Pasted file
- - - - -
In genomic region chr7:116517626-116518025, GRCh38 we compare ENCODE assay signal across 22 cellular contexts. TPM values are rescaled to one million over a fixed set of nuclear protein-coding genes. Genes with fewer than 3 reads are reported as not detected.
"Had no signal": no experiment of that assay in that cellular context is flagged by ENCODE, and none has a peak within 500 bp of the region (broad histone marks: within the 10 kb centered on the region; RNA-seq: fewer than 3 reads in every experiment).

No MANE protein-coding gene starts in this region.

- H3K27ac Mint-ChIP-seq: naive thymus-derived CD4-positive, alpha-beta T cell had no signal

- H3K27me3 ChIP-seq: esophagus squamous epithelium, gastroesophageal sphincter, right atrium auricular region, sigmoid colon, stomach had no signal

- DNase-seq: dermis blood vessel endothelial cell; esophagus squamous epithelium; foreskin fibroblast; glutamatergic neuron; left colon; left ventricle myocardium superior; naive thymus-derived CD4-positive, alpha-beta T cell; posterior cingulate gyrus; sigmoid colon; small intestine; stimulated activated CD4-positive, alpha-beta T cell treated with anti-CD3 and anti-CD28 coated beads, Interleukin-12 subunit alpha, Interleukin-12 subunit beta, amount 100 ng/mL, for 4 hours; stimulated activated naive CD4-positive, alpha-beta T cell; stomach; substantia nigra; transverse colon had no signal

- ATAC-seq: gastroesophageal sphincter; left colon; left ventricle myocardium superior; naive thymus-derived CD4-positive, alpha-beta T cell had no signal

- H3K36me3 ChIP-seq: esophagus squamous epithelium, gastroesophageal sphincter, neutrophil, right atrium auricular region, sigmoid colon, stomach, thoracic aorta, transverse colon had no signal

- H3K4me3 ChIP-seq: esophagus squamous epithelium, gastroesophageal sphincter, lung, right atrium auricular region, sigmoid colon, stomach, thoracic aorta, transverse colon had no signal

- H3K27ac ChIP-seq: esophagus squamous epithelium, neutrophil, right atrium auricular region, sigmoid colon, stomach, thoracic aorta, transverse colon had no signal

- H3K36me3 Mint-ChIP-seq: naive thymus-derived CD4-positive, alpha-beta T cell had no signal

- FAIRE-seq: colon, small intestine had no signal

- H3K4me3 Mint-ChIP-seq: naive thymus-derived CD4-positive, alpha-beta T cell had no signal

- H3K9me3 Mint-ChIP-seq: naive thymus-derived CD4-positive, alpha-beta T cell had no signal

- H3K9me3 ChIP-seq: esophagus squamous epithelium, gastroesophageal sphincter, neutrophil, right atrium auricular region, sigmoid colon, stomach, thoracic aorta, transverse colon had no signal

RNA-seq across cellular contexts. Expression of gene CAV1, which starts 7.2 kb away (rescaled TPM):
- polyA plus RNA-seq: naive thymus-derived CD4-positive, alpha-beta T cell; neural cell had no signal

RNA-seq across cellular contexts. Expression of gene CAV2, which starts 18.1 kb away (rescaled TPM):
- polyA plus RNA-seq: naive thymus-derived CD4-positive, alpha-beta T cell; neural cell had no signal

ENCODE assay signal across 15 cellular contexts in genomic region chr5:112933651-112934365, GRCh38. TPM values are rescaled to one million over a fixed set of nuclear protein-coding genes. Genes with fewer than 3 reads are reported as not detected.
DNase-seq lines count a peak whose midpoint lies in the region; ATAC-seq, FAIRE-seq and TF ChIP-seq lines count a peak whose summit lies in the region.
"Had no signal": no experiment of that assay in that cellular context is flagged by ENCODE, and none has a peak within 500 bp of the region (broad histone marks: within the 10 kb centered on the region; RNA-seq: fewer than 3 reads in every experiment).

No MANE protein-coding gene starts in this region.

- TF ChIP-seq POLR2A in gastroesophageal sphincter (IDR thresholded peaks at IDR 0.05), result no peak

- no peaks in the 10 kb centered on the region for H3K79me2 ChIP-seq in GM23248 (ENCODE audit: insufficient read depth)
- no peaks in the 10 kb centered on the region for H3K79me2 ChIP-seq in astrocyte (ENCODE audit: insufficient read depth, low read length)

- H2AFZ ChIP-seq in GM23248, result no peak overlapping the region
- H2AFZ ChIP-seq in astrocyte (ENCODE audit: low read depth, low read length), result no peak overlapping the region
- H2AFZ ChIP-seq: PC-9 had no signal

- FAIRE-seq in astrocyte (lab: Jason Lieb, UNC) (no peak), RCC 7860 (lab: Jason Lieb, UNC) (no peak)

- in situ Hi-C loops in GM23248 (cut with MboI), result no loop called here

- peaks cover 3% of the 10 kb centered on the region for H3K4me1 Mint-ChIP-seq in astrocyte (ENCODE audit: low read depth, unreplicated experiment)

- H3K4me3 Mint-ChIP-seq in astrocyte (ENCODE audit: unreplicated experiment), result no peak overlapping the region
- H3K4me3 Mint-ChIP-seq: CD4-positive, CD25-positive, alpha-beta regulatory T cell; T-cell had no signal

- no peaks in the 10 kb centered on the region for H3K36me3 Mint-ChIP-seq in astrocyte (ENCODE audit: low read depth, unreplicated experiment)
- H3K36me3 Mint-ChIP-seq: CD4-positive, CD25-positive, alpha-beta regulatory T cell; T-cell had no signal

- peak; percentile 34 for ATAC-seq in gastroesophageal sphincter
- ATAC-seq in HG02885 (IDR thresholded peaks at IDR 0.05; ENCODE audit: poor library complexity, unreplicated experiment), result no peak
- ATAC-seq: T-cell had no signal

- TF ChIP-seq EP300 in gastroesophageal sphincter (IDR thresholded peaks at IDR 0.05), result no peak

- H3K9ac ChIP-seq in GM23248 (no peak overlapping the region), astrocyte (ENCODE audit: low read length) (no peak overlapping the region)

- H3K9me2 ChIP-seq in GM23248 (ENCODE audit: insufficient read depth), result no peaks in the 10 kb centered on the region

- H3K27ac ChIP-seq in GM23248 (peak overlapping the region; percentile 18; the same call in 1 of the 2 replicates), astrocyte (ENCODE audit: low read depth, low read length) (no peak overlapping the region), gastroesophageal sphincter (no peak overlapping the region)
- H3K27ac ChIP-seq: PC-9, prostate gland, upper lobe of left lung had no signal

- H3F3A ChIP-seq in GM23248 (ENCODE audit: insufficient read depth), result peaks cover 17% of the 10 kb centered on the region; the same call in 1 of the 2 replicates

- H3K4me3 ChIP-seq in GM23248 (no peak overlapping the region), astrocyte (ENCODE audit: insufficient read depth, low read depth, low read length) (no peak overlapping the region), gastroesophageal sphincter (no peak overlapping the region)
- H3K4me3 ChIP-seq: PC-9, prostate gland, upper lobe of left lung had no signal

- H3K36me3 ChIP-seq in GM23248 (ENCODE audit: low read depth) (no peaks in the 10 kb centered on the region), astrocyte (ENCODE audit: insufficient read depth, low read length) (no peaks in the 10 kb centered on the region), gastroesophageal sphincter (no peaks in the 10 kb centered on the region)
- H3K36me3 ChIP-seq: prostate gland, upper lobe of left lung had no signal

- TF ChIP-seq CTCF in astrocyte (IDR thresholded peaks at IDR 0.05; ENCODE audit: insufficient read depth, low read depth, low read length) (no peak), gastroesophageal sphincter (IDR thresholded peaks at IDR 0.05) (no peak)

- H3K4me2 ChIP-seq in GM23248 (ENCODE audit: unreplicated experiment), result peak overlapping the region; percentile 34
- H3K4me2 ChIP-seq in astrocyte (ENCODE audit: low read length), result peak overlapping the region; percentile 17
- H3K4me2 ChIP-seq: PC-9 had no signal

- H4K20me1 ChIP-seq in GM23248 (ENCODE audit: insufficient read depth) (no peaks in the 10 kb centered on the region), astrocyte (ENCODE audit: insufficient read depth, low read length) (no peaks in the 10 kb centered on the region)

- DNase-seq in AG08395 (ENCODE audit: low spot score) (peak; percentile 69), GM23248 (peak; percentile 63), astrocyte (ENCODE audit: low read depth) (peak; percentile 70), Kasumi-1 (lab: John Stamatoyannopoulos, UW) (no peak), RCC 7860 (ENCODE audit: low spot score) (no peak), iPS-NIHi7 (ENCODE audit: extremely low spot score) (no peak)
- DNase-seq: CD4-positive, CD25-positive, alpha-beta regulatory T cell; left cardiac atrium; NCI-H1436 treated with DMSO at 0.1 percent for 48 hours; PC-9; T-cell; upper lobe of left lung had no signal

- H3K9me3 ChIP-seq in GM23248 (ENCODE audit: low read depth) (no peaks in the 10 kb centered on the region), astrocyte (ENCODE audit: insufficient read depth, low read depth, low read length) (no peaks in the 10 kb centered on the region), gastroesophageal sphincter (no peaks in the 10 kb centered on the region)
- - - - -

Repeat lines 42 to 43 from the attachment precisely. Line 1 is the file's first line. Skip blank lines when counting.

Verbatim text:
- H3K9me2 ChIP-seq in GM23248 (ENCODE audit: insufficient read depth), result no peaks in the 10 kb centered on the region

- H3K27ac ChIP-seq in GM23248 (peak overlapping the region; percentile 18; the same call in 1 of the 2 replicates), astrocyte (ENCODE audit: low read depth, low read length) (no peak overlapping the region), gastroesophageal sphincter (no peak overlapping the region)